A few weeks ago, I was sitting in the color printing area with Patrick Van Dusen and a few students when another student approached and handed me some photographs – four lackluster images – and asked me what I thought. I flipped slowly through the prints, giving up after a third round of searching hopefully for something to praise. I was transformed by each unremarkable image, and not in a way that I would have liked. I was somewhat trancelike, automatically speaking when I said, in effect, that “These are boring… uninteresting, uninspired…. Why are you showing them to me?” My unstated message was, “Why would you show these to me or anyone else? What are you thinking? What are you looking for?” We both knew that nothing about them was praiseworthy. The student responded candidly, “Yeah, I wasn’t inspired when I took them, either.” She didn’t appear to be upset, but this brief exchange affected me and got the attention of the other students there.
I was surprised at my own lack of restraint; I prefer to be discreet and meet students on their turf. My teaching MO has long been to accentuate the positive. I prefer encouragement as my means of empowering students to be independent thinkers and eventually to be independent of their teachers. But then, rather quietly, one of the students who had already earned a bachelor’s degree in business commented that she wished that I would be so direct and forthright more often. The others seemed appreciative, and talk turned to how effective this would be if the entire faculty shored-up and held students to the high standards that we all, students and faculty alike, profess are needed.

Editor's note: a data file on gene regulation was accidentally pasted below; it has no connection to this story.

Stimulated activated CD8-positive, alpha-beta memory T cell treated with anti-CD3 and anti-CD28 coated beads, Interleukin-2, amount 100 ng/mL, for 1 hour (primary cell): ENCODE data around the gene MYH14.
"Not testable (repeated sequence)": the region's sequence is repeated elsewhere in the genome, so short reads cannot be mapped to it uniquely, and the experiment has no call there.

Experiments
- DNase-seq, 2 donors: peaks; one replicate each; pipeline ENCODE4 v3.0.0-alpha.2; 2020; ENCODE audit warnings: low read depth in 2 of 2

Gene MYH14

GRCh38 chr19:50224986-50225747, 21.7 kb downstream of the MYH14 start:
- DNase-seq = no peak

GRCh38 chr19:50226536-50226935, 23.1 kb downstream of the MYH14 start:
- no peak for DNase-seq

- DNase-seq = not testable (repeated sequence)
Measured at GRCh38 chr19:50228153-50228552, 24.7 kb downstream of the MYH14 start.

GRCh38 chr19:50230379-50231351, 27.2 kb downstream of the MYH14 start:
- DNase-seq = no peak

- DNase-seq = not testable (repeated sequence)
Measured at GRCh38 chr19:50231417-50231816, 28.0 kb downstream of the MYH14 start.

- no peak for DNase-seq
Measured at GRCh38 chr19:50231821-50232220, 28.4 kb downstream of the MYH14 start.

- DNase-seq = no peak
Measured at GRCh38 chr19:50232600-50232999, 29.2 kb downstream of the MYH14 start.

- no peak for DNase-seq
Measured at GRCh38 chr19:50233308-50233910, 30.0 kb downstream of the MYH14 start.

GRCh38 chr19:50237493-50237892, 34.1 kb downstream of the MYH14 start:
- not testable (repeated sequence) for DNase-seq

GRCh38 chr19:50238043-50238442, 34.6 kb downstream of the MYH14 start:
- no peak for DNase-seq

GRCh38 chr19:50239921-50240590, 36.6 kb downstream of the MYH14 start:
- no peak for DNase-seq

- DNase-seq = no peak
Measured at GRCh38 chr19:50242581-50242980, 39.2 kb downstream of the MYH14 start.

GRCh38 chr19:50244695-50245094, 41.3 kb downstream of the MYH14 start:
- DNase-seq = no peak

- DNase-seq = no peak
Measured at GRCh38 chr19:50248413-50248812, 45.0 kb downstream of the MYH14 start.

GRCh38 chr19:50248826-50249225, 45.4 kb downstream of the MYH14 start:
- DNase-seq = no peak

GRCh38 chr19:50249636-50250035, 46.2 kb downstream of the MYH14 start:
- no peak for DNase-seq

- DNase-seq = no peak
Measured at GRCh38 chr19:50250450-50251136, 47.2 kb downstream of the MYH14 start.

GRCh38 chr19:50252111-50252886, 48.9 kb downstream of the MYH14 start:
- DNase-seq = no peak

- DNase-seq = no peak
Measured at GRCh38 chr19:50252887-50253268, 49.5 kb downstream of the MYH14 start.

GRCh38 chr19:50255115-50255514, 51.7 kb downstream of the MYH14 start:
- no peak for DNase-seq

However, there are additional factors to our adopting such a different, and somewhatdifferential, approach to student evaluation. We have an open-door policy, one which faculty members embrace because we know that the arts differ from academics and that there is no one-size-fits-all when it comes to encouraging an individual’s creativity. We know that students, especially in the arts, learn differently than those in academics, and that this is a primary reason that many gravitate to the arts. I know, for example, that those with ADHD possess something special and I see those with obsessive tendencies as having gifts that can be channeled toward wonderful outcomes. Also, we get a mixed bag of students, many of whom are testing the water, whether or not they know it. Most of our 350 students do not come for the sole purpose of being exposed to the fine art of photography. Most come for commercial instruction, while some gravitate to the more abstract world of the arts. One student told me, unabashedly, that he transferred here because we are cheap.